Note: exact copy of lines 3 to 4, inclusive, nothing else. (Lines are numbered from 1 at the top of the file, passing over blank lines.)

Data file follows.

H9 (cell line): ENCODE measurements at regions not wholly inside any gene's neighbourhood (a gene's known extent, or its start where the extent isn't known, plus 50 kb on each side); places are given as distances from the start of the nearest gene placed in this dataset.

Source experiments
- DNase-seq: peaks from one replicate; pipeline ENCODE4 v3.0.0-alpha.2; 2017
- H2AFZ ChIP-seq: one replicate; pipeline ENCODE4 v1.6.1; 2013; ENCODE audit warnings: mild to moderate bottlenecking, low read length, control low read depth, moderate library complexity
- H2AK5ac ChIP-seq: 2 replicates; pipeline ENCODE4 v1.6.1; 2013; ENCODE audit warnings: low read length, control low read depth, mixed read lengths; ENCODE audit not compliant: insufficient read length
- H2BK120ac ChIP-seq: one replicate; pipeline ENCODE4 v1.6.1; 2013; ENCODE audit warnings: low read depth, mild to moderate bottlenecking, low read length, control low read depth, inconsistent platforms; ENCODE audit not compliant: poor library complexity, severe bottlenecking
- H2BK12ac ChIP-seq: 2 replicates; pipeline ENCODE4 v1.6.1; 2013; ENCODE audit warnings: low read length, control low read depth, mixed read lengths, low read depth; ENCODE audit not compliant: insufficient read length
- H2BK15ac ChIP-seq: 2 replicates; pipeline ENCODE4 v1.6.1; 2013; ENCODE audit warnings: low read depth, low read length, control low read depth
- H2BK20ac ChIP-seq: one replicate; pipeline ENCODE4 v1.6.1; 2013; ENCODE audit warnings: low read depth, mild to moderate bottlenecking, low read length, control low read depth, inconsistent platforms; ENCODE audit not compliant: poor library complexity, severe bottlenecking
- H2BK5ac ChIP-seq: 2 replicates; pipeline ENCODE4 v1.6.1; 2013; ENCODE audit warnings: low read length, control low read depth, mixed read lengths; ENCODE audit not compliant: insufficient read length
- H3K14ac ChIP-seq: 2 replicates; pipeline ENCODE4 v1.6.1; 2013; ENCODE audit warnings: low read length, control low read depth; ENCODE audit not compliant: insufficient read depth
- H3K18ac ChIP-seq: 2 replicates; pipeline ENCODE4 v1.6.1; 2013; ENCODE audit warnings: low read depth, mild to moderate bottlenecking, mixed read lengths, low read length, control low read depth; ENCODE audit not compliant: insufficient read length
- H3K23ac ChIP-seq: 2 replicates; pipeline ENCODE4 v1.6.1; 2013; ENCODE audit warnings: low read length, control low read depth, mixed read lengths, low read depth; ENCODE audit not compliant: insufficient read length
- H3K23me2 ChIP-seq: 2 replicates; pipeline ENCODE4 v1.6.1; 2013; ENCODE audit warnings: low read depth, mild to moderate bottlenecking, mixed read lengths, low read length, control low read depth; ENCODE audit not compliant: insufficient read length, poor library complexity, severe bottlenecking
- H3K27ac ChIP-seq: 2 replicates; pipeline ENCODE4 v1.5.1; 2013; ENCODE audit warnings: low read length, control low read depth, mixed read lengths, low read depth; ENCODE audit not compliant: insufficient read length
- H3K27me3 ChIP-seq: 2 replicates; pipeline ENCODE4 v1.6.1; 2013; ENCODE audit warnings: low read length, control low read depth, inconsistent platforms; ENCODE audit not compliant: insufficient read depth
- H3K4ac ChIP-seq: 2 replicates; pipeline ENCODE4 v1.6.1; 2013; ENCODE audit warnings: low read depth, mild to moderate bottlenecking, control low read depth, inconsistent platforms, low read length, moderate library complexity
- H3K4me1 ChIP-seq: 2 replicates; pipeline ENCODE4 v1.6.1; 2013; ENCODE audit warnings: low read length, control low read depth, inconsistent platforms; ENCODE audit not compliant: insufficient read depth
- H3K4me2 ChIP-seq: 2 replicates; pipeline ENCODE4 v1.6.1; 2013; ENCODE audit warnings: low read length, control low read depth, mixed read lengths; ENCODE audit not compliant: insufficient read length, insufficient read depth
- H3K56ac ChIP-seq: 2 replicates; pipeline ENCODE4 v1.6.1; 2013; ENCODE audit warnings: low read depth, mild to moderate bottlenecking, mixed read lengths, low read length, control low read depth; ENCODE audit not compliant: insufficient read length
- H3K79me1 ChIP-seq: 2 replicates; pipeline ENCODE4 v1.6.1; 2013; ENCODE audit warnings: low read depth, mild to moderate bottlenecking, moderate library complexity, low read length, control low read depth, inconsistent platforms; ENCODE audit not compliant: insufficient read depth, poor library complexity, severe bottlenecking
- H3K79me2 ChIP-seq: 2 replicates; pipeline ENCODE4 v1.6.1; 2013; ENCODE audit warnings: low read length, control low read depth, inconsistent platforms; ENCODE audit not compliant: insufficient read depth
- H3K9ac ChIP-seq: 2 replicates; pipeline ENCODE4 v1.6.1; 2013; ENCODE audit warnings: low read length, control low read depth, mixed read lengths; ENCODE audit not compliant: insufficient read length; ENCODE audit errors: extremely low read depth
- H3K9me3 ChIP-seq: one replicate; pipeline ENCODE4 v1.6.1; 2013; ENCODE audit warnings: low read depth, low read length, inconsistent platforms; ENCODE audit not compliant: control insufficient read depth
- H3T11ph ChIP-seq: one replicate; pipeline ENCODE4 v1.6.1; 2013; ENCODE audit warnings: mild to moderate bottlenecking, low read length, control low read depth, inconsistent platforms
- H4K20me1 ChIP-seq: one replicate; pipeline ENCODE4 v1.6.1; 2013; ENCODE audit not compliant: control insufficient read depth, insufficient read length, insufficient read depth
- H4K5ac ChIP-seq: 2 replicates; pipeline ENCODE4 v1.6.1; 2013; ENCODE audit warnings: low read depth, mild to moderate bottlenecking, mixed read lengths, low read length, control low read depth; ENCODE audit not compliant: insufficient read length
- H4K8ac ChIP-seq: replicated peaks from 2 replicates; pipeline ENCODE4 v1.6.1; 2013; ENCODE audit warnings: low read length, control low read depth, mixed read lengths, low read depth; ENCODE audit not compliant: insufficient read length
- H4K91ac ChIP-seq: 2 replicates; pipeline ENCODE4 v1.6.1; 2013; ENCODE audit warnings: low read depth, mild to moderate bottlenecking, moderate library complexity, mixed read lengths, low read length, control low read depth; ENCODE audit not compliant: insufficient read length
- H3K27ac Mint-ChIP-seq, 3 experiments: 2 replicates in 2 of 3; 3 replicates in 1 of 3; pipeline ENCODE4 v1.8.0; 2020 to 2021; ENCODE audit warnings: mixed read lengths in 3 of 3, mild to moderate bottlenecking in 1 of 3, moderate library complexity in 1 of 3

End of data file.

- DNase-seq: peaks from one replicate; pipeline ENCODE4 v3.0.0-alpha.2; 2017
- H2AFZ ChIP-seq: one replicate; pipeline ENCODE4 v1.6.1; 2013; ENCODE audit warnings: mild to moderate bottlenecking, low read length, control low read depth, moderate library complexity